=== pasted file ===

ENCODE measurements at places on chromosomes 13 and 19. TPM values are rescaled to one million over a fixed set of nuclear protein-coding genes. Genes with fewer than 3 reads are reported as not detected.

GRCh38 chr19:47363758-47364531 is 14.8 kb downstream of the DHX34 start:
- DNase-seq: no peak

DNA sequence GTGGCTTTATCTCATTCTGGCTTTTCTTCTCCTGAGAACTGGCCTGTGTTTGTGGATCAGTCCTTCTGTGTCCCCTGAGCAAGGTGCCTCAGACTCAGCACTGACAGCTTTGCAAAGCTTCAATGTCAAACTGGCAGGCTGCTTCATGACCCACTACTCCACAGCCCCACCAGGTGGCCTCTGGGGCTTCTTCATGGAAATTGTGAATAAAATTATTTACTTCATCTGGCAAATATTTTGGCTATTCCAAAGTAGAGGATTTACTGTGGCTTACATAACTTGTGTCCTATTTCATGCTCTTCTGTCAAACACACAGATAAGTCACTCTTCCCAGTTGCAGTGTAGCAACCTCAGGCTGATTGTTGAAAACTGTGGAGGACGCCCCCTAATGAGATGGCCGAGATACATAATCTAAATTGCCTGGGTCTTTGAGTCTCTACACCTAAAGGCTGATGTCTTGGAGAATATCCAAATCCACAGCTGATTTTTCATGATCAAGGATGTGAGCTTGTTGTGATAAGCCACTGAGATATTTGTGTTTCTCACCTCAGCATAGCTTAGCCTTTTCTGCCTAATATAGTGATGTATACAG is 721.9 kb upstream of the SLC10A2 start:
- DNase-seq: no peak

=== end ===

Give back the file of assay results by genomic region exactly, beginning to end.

ENCODE measurements at places on chromosomes 13 and 19. TPM values are rescaled to one million over a fixed set of nuclear protein-coding genes. Genes with fewer than 3 reads are reported as not detected.

GRCh38 chr19:47363758-47364531 is 14.8 kb downstream of the DHX34 start:
- DNase-seq: no peak

DNA sequence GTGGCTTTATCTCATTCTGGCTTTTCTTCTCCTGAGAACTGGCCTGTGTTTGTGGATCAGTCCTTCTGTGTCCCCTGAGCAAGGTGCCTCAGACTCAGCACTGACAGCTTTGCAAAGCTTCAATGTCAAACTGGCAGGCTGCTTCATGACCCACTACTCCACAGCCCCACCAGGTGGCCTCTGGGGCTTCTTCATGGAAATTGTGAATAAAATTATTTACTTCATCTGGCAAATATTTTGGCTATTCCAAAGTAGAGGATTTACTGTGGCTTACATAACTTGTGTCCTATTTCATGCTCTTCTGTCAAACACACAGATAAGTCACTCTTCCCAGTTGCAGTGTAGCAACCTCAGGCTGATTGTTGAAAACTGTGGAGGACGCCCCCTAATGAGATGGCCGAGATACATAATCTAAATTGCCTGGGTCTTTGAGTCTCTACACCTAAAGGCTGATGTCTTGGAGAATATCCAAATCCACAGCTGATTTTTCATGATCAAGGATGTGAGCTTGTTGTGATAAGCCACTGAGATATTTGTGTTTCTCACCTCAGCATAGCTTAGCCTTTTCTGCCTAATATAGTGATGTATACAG is 721.9 kb upstream of the SLC10A2 start:
- DNase-seq: no peak